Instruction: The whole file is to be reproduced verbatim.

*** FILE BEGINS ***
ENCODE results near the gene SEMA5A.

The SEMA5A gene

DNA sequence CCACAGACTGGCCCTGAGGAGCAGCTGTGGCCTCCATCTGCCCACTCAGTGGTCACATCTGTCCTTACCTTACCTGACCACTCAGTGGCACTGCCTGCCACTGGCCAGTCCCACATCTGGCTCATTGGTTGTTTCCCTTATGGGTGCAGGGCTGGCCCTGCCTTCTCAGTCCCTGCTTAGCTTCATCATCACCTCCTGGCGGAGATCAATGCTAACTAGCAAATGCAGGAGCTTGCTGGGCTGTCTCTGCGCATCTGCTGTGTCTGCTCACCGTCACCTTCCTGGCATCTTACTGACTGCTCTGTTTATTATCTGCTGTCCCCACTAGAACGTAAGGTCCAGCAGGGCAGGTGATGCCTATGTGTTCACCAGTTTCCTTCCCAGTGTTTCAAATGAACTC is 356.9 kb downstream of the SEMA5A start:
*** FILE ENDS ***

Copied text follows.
ENCODE results near the gene SEMA5A.

The SEMA5A gene

DNA sequence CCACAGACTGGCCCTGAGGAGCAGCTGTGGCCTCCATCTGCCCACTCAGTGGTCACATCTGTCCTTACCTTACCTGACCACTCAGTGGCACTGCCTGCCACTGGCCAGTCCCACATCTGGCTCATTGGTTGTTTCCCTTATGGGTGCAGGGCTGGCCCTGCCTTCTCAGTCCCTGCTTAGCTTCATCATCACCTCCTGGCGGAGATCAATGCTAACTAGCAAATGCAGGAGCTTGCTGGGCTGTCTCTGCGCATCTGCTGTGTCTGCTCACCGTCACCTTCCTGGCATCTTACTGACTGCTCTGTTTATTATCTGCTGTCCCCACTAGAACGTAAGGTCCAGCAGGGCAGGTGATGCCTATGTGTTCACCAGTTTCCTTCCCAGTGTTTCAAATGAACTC is 356.9 kb downstream of the SEMA5A start: